Chronic Illness in the Modern World
The leading causes of mortality and morbidity in the Western world, since the beginning of the twentieth century, are no longer infectious diseases, but chronic illnesses including diseases of the heart, cerebrovascular diseases, cancer, chronic obstructive pulmonary diseases and diabetes, which develop slowly over an extended period of time and tend to affect people across the lifespan disrupting their quality of life. It is estimated that one in five employees experience high levels of stress and £3.7 billion is lost, in terms of production, each year as a result.
Stress and stress-related diseases, as Vollrath points out, are the health scourge of modern times and are one of the reasons why health psychology, the purpose of which is to explain the psychological factors which give rise to the health compromising behaviours which contribute to the aetiology of such illnesses with a view to preventing them, has been one of the fastest growing disciplines in psychology since the 1980s.
If stress is chronic, in the sense that it is ongoing and longer lasting than acute stress, it can lead to longer term disturbance of the behavioural and biological processes contributing to disease development. Hans Selyes research in 1956 &1976 suggested that physical reactions to stress involve three phases which he termed the general adaptation syndrome: the alarm reaction, similar to the fight-or-flight syndrome which involves change in heart rate, respiration and perspiration as the body attempts to regulate its temperature; resistance, which occurs when stressors persist and the body works hard to produce the physical changes needed to cope with them including the release of adrenaline, noradrenaline and cortisol; and exhaustion, which occurs when resources have been depleted and organ systems that were weak in the first place, or heavily involved in the resistance process, become associated with wear and tear.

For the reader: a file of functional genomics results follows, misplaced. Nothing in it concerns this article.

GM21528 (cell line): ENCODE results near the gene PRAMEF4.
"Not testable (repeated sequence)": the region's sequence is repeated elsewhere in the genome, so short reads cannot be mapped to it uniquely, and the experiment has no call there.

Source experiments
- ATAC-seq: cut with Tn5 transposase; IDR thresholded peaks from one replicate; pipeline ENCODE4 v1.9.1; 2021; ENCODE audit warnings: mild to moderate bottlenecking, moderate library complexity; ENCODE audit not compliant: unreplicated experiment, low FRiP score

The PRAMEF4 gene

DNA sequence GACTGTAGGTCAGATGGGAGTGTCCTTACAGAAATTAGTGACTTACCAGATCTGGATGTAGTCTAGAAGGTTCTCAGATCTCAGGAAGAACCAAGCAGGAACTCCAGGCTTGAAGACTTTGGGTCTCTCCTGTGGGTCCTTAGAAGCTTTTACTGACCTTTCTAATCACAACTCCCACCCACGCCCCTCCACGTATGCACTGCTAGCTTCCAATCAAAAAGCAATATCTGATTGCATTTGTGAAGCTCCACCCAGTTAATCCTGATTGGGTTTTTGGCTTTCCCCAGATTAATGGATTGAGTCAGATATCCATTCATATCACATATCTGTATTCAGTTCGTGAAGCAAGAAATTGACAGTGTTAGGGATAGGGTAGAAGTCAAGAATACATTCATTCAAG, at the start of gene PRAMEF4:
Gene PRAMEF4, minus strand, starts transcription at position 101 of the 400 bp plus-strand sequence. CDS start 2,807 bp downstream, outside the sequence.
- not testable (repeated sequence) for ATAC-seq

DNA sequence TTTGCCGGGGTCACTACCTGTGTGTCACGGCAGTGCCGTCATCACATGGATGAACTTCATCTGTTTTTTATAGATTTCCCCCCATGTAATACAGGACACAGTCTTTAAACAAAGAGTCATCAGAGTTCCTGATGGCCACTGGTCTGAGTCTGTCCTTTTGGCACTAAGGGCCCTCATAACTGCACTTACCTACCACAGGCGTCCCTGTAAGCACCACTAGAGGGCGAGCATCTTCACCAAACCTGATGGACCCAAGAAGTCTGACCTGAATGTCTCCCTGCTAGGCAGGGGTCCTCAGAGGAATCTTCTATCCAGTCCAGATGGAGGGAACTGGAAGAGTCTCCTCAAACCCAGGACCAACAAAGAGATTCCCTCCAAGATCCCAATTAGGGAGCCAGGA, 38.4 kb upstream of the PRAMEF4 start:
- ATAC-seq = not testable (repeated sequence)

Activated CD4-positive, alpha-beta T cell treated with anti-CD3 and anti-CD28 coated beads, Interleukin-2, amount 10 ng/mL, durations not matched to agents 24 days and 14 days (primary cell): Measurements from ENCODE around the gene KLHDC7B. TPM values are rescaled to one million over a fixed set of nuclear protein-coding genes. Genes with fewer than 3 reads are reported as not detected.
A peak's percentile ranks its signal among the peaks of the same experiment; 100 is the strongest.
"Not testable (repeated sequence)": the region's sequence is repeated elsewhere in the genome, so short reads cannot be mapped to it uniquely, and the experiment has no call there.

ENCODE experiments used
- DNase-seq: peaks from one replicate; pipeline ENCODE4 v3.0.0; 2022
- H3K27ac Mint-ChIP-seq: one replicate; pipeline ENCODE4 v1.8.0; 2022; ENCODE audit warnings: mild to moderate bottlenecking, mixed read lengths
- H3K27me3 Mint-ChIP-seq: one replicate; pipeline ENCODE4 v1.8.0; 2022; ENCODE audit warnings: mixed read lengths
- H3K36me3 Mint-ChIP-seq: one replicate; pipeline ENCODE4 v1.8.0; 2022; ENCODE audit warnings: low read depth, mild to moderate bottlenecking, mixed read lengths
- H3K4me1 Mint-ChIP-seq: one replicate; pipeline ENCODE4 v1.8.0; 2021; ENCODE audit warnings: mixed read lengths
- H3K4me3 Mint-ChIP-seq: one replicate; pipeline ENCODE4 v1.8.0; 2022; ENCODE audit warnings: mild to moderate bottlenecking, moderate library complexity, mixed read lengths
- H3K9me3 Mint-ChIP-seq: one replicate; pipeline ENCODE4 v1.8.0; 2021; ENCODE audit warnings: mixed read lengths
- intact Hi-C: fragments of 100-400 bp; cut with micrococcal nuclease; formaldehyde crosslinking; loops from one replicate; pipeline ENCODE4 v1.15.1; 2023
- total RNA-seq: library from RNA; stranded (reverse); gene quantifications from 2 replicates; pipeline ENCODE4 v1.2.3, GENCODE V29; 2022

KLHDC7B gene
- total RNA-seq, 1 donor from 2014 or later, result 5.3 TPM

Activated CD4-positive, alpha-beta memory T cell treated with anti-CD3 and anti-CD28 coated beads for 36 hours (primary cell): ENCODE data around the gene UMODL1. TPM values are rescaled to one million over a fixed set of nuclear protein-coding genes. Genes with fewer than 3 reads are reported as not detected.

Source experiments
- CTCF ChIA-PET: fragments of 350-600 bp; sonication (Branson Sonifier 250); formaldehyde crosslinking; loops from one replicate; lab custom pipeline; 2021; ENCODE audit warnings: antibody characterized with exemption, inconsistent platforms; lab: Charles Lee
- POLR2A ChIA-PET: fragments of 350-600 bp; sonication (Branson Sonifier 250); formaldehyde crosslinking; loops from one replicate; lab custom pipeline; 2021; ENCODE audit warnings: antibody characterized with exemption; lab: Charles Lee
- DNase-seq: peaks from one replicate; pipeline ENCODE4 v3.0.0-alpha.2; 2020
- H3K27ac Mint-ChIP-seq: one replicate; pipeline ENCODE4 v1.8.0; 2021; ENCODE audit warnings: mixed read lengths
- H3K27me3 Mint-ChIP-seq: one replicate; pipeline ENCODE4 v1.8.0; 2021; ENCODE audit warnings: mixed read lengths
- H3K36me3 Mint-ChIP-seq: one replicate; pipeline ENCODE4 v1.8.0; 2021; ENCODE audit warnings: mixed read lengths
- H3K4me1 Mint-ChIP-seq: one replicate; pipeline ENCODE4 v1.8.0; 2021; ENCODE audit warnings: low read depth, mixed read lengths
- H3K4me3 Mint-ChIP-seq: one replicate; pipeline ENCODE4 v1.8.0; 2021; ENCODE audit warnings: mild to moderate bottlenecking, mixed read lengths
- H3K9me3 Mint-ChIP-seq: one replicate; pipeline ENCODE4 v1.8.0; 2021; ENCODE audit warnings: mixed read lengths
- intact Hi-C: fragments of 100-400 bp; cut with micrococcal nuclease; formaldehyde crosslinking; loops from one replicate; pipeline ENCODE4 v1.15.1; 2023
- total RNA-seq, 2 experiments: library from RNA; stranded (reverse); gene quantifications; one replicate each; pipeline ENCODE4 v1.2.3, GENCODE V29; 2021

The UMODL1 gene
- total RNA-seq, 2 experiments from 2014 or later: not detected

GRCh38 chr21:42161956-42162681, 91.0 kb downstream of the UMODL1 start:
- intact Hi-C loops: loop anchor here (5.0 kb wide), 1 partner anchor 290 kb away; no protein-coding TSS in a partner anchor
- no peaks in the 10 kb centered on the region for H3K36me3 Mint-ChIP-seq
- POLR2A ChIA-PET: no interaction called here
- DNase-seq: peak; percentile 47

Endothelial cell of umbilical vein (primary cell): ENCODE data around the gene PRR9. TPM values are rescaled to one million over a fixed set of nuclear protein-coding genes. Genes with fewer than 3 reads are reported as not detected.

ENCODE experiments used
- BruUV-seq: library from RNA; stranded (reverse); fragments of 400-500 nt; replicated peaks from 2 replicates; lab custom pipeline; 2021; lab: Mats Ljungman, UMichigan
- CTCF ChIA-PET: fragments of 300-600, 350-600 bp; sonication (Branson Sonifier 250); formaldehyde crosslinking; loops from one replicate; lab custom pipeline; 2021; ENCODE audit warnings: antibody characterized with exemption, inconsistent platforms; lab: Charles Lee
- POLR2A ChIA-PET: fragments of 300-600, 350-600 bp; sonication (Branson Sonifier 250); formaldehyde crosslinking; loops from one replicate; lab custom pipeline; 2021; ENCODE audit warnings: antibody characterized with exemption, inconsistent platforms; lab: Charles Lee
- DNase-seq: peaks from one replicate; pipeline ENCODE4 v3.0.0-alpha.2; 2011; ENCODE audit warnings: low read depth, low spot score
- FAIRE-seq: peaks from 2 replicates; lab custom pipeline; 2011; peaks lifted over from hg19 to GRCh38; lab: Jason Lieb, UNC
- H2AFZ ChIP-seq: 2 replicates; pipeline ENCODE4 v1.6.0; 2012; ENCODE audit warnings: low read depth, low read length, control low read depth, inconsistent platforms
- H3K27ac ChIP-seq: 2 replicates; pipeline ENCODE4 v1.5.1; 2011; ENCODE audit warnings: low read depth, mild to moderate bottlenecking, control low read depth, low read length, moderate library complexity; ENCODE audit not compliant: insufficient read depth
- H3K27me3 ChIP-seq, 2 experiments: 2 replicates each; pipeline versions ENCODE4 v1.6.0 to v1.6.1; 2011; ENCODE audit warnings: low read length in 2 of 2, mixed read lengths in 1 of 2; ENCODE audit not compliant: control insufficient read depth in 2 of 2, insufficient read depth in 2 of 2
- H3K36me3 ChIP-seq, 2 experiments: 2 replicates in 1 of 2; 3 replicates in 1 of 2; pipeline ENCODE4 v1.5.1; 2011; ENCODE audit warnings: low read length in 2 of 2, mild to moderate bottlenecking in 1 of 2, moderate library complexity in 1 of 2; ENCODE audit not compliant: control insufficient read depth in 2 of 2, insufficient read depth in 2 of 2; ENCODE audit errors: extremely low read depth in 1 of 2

Research by Kiecolt-Glaser et al. who are particularly at risk of experiencing chronic stress responses, have found an increased vulnerability to disease as a result of immune changes. Similarly, Steptoe et al, found higher levels of peri-natal mortality, childhood accidents, diabetes and CHD and cancers among those in lower socioeconomic groups, where chronic stress is more common.
Stress & Cancer Progression
Although caution is advised where drawing conclusions from studies into the relationship between stress and coping and cancer progression, due to mixed evidence, some human studies, such as that by Rosch in 1996, do show that stress influences tumour cell mutation by slowing down the cell repair process as a potential result of hormonal activation and the release of glucocorticoids or the production of lymphocytes. A study by Palesh et al, of women who had metastatic or recurrent breast cancer tumours, also found that those who had reported traumatic life events, experienced a significantly shorter disease-free intervals.
Preventative & Treatment Interventions
While multiple variables are involved in the onset of chronic illness, stress, if not a contributing factor, certainly has an exacerbating effect. As such, health psychology interventions which reduce the impact of stressors and help individuals to cope with stressors are of key importance in both preventing the onset of chronic illness and encouraging treatment adherence and as a means of supplementing pharmacotherapy treatments with a view to promoting more positive health outcomes for those who have already been diagnosed.